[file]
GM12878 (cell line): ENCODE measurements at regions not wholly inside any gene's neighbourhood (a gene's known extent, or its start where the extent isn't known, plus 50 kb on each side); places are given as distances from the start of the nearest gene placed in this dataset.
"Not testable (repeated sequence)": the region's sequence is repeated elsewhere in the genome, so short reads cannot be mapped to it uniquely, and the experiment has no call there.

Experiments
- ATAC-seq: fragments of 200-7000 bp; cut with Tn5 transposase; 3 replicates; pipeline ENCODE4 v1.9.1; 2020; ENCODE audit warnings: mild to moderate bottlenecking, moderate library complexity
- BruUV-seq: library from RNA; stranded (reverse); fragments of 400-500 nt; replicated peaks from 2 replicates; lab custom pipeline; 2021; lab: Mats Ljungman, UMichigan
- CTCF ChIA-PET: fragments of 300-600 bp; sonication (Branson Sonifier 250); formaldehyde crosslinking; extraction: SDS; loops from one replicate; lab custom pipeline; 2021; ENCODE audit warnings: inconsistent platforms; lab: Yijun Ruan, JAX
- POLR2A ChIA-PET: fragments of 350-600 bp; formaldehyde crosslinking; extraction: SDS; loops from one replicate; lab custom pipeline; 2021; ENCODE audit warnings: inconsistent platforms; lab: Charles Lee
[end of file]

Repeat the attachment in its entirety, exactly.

GM12878 (cell line): ENCODE measurements at regions not wholly inside any gene's neighbourhood (a gene's known extent, or its start where the extent isn't known, plus 50 kb on each side); places are given as distances from the start of the nearest gene placed in this dataset.
"Not testable (repeated sequence)": the region's sequence is repeated elsewhere in the genome, so short reads cannot be mapped to it uniquely, and the experiment has no call there.

Experiments
- ATAC-seq: fragments of 200-7000 bp; cut with Tn5 transposase; 3 replicates; pipeline ENCODE4 v1.9.1; 2020; ENCODE audit warnings: mild to moderate bottlenecking, moderate library complexity
- BruUV-seq: library from RNA; stranded (reverse); fragments of 400-500 nt; replicated peaks from 2 replicates; lab custom pipeline; 2021; lab: Mats Ljungman, UMichigan
- CTCF ChIA-PET: fragments of 300-600 bp; sonication (Branson Sonifier 250); formaldehyde crosslinking; extraction: SDS; loops from one replicate; lab custom pipeline; 2021; ENCODE audit warnings: inconsistent platforms; lab: Yijun Ruan, JAX
- POLR2A ChIA-PET: fragments of 350-600 bp; formaldehyde crosslinking; extraction: SDS; loops from one replicate; lab custom pipeline; 2021; ENCODE audit warnings: inconsistent platforms; lab: Charles Lee